Air Plains has a large share of the Cessna-single upgrade market. To date, it has performed 1,700 Cessna 172 conversions, 100 Cessna 180 engine upgrades, and some 500 Cessna 182 conversions like the one we’re having done. The price of the 182/IO-550D upgrade is $66,000—which includes a factory-remanufactured engine. The Flint Aero tip tanks are $7,700. These make good bargains for owners of those thousands of older Skyhawks and Skylanes who want to pick up as many as 20 knots in cruise speed—as well as two or more hours of endurance.
When AOPA refurbishes sweepstakes airplanes—especially one that’s 36 years old—we won’t go halfway. It makes no sense to simply replace an engine, for example, and then neglect engine accessories. Who wants a 30-year-old alternator? Exhaust system? Baffling? Propeller? Propeller governor? Not us!
Fortunately, our generous project partners came through with an impressive array of components. The new baffling from Airforms Inc. of Big Lake, Alaska , is a work of art. All black, with nice, flexible new seals, the metal on these baffles is even powder coated! And, of course, they beat the original baffling hands down.
Hartzell’s three-blade propeller and McCauley’s new propeller governor are proven ideal matches with the IO-550D, which explains why Air Plains prefers them. We’ll soon see if our new engine/propeller combination can push the Classic’s cruise speeds to the 160-knot mark.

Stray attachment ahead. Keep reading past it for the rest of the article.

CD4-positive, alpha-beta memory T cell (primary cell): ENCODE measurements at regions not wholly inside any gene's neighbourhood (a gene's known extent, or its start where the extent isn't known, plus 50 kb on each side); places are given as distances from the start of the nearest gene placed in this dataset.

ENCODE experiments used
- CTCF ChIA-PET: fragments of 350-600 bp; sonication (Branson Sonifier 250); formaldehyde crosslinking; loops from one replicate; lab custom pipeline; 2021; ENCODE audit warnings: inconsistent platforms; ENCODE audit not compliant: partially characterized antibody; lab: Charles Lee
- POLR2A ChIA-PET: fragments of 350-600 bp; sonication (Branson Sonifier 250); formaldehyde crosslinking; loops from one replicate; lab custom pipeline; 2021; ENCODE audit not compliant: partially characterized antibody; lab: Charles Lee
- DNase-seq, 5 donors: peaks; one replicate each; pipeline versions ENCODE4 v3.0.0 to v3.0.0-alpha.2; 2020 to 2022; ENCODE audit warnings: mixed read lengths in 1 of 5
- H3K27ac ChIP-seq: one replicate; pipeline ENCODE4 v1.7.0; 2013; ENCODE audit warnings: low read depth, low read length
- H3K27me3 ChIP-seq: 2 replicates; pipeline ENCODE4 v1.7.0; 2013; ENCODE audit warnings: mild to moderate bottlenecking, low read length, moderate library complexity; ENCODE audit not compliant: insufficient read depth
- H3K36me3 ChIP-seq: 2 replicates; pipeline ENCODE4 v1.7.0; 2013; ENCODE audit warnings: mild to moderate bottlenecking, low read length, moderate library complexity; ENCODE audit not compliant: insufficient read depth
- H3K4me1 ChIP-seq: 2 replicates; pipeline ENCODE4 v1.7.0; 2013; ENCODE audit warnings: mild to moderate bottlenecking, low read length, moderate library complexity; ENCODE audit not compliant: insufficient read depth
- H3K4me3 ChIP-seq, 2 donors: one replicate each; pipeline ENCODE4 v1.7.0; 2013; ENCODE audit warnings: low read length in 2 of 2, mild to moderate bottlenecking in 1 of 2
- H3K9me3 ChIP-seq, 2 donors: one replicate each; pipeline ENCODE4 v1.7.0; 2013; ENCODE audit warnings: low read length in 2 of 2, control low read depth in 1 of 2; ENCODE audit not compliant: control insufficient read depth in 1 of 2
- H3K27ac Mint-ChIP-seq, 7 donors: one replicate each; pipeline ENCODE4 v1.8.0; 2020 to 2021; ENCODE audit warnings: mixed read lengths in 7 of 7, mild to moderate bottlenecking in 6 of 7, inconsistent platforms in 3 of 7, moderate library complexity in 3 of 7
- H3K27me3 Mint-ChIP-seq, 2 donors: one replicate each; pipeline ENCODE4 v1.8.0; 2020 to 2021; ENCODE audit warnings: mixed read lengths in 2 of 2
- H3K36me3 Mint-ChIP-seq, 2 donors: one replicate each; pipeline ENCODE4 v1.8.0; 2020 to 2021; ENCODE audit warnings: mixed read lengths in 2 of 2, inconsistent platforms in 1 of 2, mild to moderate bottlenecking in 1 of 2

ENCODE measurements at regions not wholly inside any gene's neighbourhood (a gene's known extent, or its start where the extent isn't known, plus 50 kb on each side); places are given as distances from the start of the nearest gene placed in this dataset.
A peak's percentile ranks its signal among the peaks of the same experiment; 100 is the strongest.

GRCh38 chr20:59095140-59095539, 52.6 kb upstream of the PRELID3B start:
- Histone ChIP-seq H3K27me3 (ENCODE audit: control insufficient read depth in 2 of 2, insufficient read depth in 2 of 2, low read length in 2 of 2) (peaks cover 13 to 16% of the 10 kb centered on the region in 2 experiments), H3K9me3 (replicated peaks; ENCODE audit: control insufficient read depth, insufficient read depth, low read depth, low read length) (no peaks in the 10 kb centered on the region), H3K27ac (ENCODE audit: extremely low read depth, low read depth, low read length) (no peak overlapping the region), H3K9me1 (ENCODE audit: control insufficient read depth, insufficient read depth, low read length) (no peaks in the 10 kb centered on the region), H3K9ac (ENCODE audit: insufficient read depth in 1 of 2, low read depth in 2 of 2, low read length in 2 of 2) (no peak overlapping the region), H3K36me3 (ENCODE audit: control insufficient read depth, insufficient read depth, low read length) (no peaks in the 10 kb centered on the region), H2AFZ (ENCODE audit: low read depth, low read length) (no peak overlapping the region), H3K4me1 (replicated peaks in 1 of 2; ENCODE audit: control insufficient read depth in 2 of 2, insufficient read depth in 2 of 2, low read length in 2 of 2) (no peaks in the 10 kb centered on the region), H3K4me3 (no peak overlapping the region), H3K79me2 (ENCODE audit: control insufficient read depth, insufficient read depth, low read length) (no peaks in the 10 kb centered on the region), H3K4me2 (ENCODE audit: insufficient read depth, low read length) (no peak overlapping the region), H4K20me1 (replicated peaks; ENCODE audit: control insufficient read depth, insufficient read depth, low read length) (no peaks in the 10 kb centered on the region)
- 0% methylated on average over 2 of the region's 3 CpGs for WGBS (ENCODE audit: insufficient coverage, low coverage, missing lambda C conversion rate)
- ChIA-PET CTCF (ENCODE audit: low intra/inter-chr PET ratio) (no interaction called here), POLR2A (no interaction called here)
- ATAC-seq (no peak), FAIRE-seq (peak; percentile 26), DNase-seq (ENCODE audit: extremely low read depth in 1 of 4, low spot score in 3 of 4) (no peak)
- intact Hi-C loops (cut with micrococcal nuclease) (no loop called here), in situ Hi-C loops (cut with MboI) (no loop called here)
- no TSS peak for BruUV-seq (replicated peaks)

Plane-Power Ltd.’s lightweight alternator will replace the original, and it’s a welcome addition. It puts out more power at low rpm, puts out less heat, keeps on producing its rated power at high altitudes, and weighs four pounds less than the stock alternator. All these attributes will become very important in a very short time. Why? The Classic will have an all-electronic cockpit, centered around its Garmin G500 avionics and L-3 Trilogy standby instrument system.
The Skylane’s fuel caps will be heading for the trash can. Back in the early 1970s, when the Crossover Classic-to-be was manufactured, the fuel caps of many Cessna singles did not sit flush with the wing when secured. The result: Water could pond on top of the caps. Opening the caps would inevitably allow collected rainwater to fall into the fuel cells, and if the cap seals weren’t tight water could leak through them. Either way, it meant water in the fuel. A service bulletin was issued urging the replacement of the caps, but compliance was not universal.
To remedy our fuel-cap situation, Hartwig Aircraft Fuel Cell Repair is providing its Monarch fuel caps. These caps have an umbrella-style design that ratchets closed. Water can’t get in the fuel tanks. Hartwig has sold more than 5,000 sets of its Monarch caps since 1987.
E-mail the author at firstname.lastname@example.org.
Stay in touch with future developments in the Crossover Classic’s transformation. Stop by the website for photos and blogs, and stand by for the next step: a complete overhaul of the Classic’s instrument panel. With each stage in its completion, this project gets more and more ambitious.
AOPA Pilot Editor at Large Tom Horne has worked at AOPA since the early 1980s. He began flying in 1975 and has an airline transport pilot and flight instructor certificates. He’s flown everything from ultralights to Gulfstreams and ferried numerous piston airplanes across the Atlantic.